The invisible war in the Middle East

Gaza finds itself caught between Netanyahu’s ambition to dismantle Hamas and Iran’s determination to maintain its influence through the “Palestinian card.”

The invisible war in the Middle East

Currently, there are two distinct levels of conflict and messaging: one in Gaza between Israel and Hamas, and the other in the broader region involving the United States and Iran.

Iran has recently intensified its aggressive actions, expanding its target range. Notably, it has begun targeting tankers and cargo ships in the Bab al-Mandab strait and near India's shores. Additionally, Iran persists in its efforts to smuggle weapons, including heavy arms, from Syria through Jordan, and to launch attacks near Egypt's border.

These recent actions should be understood within the broader context of the protracted conflict in the Gaza Strip, which has been ongoing for more than two months. Reports suggest that Iran was informed about Hamas's decision last Ramadan to intensify political, media, public, and military efforts to halt Arab-Israeli normalization and bring the Palestinian issue back to the forefront.

However, there are indications that Iranian Leader Ali Khamenei and Hezbollah Secretary-General Hassan Nasrallah were taken aback by Hamas’s unexpected attack on October 7th. They reportedly criticized Hamas's leadership for not coordinating with them in advance regarding the timing, an aspect considered crucial in maintaining what is referred to as the “unity of arenas.”

Following the "October Surprise," Iran sought to recalibrate its strategy with meticulous calculations, particularly in response to the United States' military, diplomatic, and political backing of Israel. This support was aimed at helping Israel "restore deterrence" and engage in a critical conflict with Hamas in the Gaza Strip.

In a significant show of force, the US deployed destroyers and two aircraft carriers to the Mediterranean and the Gulf, issuing a stern warning to Tehran: if Hezbollah initiated a full-scale war against Israel, the US would retaliate by bombing Iran.

Iran persists in its efforts to smuggle weapons, including heavy arms, from Syria through Jordan, and to launch attacks near Egypt's border.

Confronted with a dilemma — either "losing face or losing arms" — Iran opted for a series of military actions aimed at preserving its reputation across various Arab regions, including Iraq, Syria, and Lebanon. This choice was made to avoid provoking America and Israel into launching operations that could significantly undermine its proxies.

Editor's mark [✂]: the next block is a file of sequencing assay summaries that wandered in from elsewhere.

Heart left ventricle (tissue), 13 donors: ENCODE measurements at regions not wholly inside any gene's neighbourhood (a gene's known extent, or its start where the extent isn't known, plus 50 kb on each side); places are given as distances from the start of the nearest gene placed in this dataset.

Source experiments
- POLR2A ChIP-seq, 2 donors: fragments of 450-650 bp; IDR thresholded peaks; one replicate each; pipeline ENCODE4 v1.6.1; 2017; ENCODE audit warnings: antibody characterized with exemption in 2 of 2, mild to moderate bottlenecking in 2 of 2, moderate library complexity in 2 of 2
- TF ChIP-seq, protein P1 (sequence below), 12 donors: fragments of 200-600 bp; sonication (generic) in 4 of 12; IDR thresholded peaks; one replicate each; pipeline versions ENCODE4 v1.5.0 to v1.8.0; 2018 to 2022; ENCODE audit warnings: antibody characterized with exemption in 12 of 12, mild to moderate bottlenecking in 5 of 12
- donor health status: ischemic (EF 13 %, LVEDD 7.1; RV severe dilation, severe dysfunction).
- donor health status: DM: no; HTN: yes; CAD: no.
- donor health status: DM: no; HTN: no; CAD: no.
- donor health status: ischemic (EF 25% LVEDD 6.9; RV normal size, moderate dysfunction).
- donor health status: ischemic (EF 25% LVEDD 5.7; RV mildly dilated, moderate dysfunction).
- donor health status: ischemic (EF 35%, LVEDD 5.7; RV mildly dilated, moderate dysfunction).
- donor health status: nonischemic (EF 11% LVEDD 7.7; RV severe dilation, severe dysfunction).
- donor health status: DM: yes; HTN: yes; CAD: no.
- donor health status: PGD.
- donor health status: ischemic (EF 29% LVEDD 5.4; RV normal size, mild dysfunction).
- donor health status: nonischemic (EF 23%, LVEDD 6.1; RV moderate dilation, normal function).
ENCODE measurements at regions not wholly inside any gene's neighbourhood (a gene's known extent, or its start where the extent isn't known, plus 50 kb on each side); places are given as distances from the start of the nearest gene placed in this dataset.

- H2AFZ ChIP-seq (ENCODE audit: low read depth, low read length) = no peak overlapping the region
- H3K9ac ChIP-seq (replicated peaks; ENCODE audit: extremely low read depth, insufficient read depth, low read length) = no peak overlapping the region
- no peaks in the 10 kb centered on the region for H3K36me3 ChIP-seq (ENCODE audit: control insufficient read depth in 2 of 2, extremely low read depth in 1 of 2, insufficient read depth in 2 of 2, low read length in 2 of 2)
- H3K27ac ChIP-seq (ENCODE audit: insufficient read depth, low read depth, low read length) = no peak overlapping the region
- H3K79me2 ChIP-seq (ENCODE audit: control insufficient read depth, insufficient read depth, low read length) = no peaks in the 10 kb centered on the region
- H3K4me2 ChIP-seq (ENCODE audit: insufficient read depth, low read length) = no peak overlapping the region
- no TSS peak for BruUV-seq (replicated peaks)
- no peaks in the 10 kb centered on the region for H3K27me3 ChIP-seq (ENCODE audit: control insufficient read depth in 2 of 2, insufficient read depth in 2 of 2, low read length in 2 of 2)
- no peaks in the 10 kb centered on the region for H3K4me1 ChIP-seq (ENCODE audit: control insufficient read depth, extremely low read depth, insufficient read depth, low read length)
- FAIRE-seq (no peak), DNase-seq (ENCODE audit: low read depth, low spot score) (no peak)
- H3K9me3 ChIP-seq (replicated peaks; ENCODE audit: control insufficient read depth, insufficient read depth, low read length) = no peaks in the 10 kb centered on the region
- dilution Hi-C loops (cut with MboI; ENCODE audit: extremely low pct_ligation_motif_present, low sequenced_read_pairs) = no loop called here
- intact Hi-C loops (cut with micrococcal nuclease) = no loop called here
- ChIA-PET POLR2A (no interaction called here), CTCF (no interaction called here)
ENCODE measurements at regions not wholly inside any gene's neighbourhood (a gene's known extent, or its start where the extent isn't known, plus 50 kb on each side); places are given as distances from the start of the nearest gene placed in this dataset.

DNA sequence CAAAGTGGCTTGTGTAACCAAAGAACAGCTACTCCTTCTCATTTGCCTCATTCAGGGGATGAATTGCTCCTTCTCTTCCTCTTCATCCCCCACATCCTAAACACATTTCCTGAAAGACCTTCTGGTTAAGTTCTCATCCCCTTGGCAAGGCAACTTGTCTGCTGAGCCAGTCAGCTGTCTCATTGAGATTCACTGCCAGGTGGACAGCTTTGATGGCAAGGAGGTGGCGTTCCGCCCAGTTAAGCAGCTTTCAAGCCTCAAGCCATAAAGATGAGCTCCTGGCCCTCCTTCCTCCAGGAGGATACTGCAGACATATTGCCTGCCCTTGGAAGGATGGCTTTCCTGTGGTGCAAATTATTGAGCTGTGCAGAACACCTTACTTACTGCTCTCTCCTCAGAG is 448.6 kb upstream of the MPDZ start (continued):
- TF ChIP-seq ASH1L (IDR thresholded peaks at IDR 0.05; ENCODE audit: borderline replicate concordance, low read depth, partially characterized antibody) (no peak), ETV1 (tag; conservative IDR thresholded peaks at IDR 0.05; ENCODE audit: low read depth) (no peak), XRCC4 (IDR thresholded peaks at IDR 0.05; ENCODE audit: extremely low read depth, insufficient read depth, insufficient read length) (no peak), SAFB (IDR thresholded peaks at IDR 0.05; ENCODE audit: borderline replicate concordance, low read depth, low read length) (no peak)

This strategy manifested in a measured exchange of fire between Hezbollah and Israel in southern Lebanon and numerous assaults by pro-Iranian groups on American positions in Iraq and Syria. These actions were part of Iran's broader approach to maintain its influence and standing in the region while avoiding direct, large-scale confrontation with the US and Israel.

Two significant developments

More than two months into the crisis, with the humanitarian situation in Gaza deteriorating, over 20,000 civilians killed, emerging dissent in Western and Israeli circles, increased pressure on Iran from its allies, and Netanyahu's firm commitment to his objectives despite slow progress, Iran has entered a new phase marked by two significant developments:

Firstly, Iran's militias have made attempts to compromise Jordanian national security. This involves smugglers trying to transfer weapons and ammunition from Syria into Jordan. Additionally, there's been an attempt by the Houthis to strike near the Egyptian border adjacent to Gaza. Both Egypt and Jordan are struggling through a complex situation, balancing the aftermath of the Gaza conflict and their challenging economic circumstances.

They face considerable pressure from Israel and Western nations and are contending with the threat of displacement posed by the right-wing government in Tel Aviv. These actions by Iran and its proxies are unmistakable signals.

Secondly, Iran has intensified and broadened its targeting of the Bab al-Mandab Strait, a critical global trade route. This escalation not only disrupts vital commerce but also impacts millions of consumers. The threat has expanded to the Indian shores, signaling opposition to the American-led alliance dedicated to ensuring the Red Sea's navigational freedom, which comprises around 20 countries. Additionally, it serves as a "message" to New Delhi, which has not joined the alliance and recently launched the "economic corridor" from India to Europe via the Middle East and Israel at the G20 summit in New Delhi. These actions demonstrate Iran's strategic influence on regional and global scales.

In the larger geopolitical landscape, Tehran aims to disrupt American efforts to establish security arrangements in the region and to soothe Israeli Prime Minister Benjamin Netanyahu's stated objectives of "eliminating Hamas" and "dismantling its structure" in the Gaza Strip. If these goals were to be achieved, Iran would face a significant strategic setback, losing a vital element of its influence in the region. This would impact Iran's role in the "axis of resistance," where it risks losing the Sunni component, and would diminish its prominent position in the context of the Arab-Israeli conflict and the Palestinian issue.

Therefore, Gaza finds itself caught between Netanyahu's ambition to dismantle Hamas and Iran's determination to maintain its influence through the "Palestinian card." Simultaneously, the region is ensnared in a wider power struggle between the United States, which is gearing up for pivotal elections and seeking to establish a security framework, and Tehran, which is strategically leveraging its regional influence.

font change